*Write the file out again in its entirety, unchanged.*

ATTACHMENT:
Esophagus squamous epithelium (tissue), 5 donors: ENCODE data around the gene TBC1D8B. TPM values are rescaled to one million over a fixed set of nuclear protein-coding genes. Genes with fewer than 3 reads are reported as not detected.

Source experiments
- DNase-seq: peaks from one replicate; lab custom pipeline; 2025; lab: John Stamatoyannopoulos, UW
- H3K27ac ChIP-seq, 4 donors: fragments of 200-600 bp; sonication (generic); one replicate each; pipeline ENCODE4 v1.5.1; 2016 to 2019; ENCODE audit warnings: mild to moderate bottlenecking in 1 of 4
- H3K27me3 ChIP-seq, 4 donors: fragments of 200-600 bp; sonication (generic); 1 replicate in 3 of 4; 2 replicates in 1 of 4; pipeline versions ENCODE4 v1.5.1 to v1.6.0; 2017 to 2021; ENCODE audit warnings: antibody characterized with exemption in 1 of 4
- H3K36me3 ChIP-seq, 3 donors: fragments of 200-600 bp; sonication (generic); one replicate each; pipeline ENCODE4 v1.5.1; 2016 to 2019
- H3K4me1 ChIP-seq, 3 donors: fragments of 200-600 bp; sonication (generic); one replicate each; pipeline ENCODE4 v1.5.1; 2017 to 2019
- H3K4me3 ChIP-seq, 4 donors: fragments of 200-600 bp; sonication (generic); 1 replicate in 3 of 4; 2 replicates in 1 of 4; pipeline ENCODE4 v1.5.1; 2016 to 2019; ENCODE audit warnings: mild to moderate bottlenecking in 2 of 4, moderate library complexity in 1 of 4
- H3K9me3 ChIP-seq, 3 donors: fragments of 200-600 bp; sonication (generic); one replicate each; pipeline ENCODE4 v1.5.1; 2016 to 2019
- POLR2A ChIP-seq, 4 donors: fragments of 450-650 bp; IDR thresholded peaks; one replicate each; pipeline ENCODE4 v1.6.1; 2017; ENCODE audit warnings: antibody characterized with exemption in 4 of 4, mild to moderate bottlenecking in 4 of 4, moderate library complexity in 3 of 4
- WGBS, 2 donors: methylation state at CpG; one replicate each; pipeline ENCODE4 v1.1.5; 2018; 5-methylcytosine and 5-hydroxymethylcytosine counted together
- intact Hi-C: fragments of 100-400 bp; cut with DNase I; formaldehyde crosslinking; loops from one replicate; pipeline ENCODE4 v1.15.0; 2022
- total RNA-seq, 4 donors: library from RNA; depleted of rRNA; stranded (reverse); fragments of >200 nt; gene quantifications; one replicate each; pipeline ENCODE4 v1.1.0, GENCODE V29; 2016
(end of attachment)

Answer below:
Esophagus squamous epithelium (tissue), 5 donors: ENCODE data around the gene TBC1D8B. TPM values are rescaled to one million over a fixed set of nuclear protein-coding genes. Genes with fewer than 3 reads are reported as not detected.

Source experiments
- DNase-seq: peaks from one replicate; lab custom pipeline; 2025; lab: John Stamatoyannopoulos, UW
- H3K27ac ChIP-seq, 4 donors: fragments of 200-600 bp; sonication (generic); one replicate each; pipeline ENCODE4 v1.5.1; 2016 to 2019; ENCODE audit warnings: mild to moderate bottlenecking in 1 of 4
- H3K27me3 ChIP-seq, 4 donors: fragments of 200-600 bp; sonication (generic); 1 replicate in 3 of 4; 2 replicates in 1 of 4; pipeline versions ENCODE4 v1.5.1 to v1.6.0; 2017 to 2021; ENCODE audit warnings: antibody characterized with exemption in 1 of 4
- H3K36me3 ChIP-seq, 3 donors: fragments of 200-600 bp; sonication (generic); one replicate each; pipeline ENCODE4 v1.5.1; 2016 to 2019
- H3K4me1 ChIP-seq, 3 donors: fragments of 200-600 bp; sonication (generic); one replicate each; pipeline ENCODE4 v1.5.1; 2017 to 2019
- H3K4me3 ChIP-seq, 4 donors: fragments of 200-600 bp; sonication (generic); 1 replicate in 3 of 4; 2 replicates in 1 of 4; pipeline ENCODE4 v1.5.1; 2016 to 2019; ENCODE audit warnings: mild to moderate bottlenecking in 2 of 4, moderate library complexity in 1 of 4
- H3K9me3 ChIP-seq, 3 donors: fragments of 200-600 bp; sonication (generic); one replicate each; pipeline ENCODE4 v1.5.1; 2016 to 2019
- POLR2A ChIP-seq, 4 donors: fragments of 450-650 bp; IDR thresholded peaks; one replicate each; pipeline ENCODE4 v1.6.1; 2017; ENCODE audit warnings: antibody characterized with exemption in 4 of 4, mild to moderate bottlenecking in 4 of 4, moderate library complexity in 3 of 4
- WGBS, 2 donors: methylation state at CpG; one replicate each; pipeline ENCODE4 v1.1.5; 2018; 5-methylcytosine and 5-hydroxymethylcytosine counted together
- intact Hi-C: fragments of 100-400 bp; cut with DNase I; formaldehyde crosslinking; loops from one replicate; pipeline ENCODE4 v1.15.0; 2022
- total RNA-seq, 4 donors: library from RNA; depleted of rRNA; stranded (reverse); fragments of >200 nt; gene quantifications; one replicate each; pipeline ENCODE4 v1.1.0, GENCODE V29; 2016